It lasted only six months but the spirit of FDR’s 1934 Public Works of Art Project lives on. To celebrate the 75th anniversary of the PWAP, the first federal government program to support the arts nationally, the Smithsonian American Art Museum curated an exhibition of 56 paintings created for the program. Urban and rural, street scenes, portraits and landscapes, these artworks were displayed in schools, libraries, post offices, museums, and government buildings. The traveling exhibition, 1934: A New Deal for Artists, is currently on view at the Chazen Museum of Art at University of Wisconsin-Madison, February 16-April 28, 2013. Next stop: Figge Art Museum in Davenport, Iowa (September 28-January 5, 2014).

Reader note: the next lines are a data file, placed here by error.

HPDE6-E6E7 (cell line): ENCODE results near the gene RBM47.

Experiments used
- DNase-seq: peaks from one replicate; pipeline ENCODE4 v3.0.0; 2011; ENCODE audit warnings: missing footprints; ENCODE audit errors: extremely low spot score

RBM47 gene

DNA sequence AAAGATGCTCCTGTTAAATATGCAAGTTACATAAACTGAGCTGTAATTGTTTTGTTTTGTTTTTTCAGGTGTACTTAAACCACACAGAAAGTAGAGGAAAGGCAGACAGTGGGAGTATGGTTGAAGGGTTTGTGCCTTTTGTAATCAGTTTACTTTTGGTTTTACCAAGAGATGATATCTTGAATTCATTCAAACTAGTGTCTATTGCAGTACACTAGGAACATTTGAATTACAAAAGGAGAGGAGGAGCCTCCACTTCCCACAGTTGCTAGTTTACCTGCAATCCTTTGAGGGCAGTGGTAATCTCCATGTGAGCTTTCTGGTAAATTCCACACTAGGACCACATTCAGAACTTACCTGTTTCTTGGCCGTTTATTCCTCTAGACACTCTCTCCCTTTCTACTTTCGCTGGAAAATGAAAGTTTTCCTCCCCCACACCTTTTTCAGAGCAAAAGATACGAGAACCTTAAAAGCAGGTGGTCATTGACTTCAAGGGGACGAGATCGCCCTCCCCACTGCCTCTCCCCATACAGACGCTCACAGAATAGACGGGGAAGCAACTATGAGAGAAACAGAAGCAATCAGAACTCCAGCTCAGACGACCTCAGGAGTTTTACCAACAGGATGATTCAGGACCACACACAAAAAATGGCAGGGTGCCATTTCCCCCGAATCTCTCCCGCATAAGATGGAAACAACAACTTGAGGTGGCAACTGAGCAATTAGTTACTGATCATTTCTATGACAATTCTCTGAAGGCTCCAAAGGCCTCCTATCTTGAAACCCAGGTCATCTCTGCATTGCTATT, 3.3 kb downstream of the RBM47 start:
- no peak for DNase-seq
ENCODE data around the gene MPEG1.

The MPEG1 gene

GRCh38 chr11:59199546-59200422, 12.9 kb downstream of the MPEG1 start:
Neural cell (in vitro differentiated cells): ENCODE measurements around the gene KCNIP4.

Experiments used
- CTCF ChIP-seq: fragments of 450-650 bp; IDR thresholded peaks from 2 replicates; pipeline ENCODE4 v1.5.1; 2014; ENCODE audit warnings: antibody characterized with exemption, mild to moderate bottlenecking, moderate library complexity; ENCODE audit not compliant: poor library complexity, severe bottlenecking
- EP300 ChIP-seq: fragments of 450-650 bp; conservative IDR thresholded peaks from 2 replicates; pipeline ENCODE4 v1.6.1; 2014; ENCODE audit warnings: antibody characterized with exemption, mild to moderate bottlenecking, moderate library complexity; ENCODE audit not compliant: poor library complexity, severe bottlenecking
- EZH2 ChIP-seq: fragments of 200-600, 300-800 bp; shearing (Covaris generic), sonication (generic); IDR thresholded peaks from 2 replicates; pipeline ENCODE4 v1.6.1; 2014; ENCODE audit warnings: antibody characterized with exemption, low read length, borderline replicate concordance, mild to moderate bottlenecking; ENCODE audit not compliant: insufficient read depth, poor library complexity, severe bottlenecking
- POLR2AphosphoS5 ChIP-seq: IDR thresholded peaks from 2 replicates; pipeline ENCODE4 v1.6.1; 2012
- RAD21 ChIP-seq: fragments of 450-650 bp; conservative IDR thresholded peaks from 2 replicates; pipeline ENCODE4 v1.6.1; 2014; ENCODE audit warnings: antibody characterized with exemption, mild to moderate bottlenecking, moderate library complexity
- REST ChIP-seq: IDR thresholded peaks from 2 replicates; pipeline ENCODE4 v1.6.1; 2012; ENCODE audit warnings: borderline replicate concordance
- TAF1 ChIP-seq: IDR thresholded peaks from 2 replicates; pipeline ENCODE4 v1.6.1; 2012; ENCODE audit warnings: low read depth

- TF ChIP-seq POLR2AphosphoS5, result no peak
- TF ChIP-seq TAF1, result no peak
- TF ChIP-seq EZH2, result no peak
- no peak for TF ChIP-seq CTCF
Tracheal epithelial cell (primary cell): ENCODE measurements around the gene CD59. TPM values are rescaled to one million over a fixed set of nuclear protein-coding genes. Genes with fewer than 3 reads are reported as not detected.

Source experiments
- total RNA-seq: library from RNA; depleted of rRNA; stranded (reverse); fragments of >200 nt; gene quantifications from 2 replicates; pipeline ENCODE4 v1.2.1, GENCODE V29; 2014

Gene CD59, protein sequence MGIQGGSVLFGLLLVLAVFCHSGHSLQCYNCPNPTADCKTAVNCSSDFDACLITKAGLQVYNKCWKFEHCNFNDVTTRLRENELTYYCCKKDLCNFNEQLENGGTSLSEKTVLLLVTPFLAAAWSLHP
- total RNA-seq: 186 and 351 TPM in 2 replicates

At the Chazen, a number of Roosevelt-inspired films from 1934 will be shown in conjunction with the exhibition including “Stand Up and Cheer,” the movie that made Shirley Temple a star. (Plot: President Roosevelt names a brash Broadway producer as the country’s first “Secretary of Amusement.” Facing antagonistic lobbyists, he enlists a father-daughter act who wows the nation. ) And the anti-fascist comic thriller “The President Vanishes” where the president stages his own kidnapping to delay the war mongers’ plans.